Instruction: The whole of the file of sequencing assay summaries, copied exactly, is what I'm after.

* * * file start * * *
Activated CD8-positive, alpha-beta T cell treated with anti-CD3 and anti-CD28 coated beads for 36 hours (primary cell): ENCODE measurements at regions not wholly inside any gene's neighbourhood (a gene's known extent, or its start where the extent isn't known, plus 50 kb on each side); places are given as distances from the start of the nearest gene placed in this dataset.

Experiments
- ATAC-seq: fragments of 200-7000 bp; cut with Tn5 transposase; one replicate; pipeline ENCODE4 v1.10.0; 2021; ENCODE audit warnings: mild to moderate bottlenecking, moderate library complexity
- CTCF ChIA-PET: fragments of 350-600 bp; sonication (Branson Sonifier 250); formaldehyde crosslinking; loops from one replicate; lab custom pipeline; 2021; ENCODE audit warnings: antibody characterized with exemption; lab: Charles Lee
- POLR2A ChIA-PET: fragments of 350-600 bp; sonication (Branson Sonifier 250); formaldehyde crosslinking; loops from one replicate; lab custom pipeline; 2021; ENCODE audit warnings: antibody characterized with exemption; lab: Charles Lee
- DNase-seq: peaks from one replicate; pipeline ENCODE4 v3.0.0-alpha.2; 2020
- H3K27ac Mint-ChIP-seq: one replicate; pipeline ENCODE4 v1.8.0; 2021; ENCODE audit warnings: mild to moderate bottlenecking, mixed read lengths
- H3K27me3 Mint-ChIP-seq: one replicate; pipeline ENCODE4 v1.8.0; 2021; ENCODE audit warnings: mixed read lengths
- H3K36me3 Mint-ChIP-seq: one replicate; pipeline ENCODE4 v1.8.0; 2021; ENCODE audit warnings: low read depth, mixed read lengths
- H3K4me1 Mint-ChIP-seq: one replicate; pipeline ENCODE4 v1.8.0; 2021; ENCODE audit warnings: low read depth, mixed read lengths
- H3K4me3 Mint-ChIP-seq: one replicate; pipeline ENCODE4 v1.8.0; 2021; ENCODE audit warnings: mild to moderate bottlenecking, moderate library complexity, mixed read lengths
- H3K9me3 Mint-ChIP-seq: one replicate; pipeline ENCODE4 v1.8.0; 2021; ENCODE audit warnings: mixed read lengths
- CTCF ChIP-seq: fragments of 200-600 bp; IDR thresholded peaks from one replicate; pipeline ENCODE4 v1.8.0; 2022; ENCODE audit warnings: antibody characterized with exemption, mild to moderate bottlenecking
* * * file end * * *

Activated CD8-positive, alpha-beta T cell treated with anti-CD3 and anti-CD28 coated beads for 36 hours (primary cell): ENCODE measurements at regions not wholly inside any gene's neighbourhood (a gene's known extent, or its start where the extent isn't known, plus 50 kb on each side); places are given as distances from the start of the nearest gene placed in this dataset.

Experiments
- ATAC-seq: fragments of 200-7000 bp; cut with Tn5 transposase; one replicate; pipeline ENCODE4 v1.10.0; 2021; ENCODE audit warnings: mild to moderate bottlenecking, moderate library complexity
- CTCF ChIA-PET: fragments of 350-600 bp; sonication (Branson Sonifier 250); formaldehyde crosslinking; loops from one replicate; lab custom pipeline; 2021; ENCODE audit warnings: antibody characterized with exemption; lab: Charles Lee
- POLR2A ChIA-PET: fragments of 350-600 bp; sonication (Branson Sonifier 250); formaldehyde crosslinking; loops from one replicate; lab custom pipeline; 2021; ENCODE audit warnings: antibody characterized with exemption; lab: Charles Lee
- DNase-seq: peaks from one replicate; pipeline ENCODE4 v3.0.0-alpha.2; 2020
- H3K27ac Mint-ChIP-seq: one replicate; pipeline ENCODE4 v1.8.0; 2021; ENCODE audit warnings: mild to moderate bottlenecking, mixed read lengths
- H3K27me3 Mint-ChIP-seq: one replicate; pipeline ENCODE4 v1.8.0; 2021; ENCODE audit warnings: mixed read lengths
- H3K36me3 Mint-ChIP-seq: one replicate; pipeline ENCODE4 v1.8.0; 2021; ENCODE audit warnings: low read depth, mixed read lengths
- H3K4me1 Mint-ChIP-seq: one replicate; pipeline ENCODE4 v1.8.0; 2021; ENCODE audit warnings: low read depth, mixed read lengths
- H3K4me3 Mint-ChIP-seq: one replicate; pipeline ENCODE4 v1.8.0; 2021; ENCODE audit warnings: mild to moderate bottlenecking, moderate library complexity, mixed read lengths
- H3K9me3 Mint-ChIP-seq: one replicate; pipeline ENCODE4 v1.8.0; 2021; ENCODE audit warnings: mixed read lengths
- CTCF ChIP-seq: fragments of 200-600 bp; IDR thresholded peaks from one replicate; pipeline ENCODE4 v1.8.0; 2022; ENCODE audit warnings: antibody characterized with exemption, mild to moderate bottlenecking